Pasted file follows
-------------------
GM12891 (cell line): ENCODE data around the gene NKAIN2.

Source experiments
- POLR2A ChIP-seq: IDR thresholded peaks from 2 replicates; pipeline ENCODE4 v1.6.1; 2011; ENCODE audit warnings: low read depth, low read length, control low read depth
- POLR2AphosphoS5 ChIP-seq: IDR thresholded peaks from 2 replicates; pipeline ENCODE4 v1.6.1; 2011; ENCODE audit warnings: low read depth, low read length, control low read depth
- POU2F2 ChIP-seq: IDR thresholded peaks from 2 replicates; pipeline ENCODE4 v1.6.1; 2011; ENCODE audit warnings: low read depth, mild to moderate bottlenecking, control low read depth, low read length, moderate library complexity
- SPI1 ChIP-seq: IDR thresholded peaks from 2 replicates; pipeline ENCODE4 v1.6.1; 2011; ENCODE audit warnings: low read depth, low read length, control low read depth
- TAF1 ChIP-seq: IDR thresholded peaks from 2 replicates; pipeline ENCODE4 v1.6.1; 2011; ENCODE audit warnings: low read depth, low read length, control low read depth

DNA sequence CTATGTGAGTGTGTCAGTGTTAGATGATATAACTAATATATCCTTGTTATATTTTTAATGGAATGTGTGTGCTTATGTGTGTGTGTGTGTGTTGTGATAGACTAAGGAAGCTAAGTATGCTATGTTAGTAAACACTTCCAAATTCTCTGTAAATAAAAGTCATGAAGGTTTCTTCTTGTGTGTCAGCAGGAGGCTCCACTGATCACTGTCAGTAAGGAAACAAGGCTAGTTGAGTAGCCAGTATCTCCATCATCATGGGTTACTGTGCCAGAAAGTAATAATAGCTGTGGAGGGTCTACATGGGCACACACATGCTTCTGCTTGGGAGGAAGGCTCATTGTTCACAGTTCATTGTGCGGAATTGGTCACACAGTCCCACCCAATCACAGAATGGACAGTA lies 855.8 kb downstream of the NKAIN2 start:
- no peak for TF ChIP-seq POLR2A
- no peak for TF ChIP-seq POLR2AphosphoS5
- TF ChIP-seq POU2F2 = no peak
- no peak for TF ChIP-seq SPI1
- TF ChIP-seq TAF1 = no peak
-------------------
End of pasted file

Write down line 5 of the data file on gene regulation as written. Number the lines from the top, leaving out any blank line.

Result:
- POU2F2 ChIP-seq: IDR thresholded peaks from 2 replicates; pipeline ENCODE4 v1.6.1; 2011; ENCODE audit warnings: low read depth, mild to moderate bottlenecking, control low read depth, low read length, moderate library complexity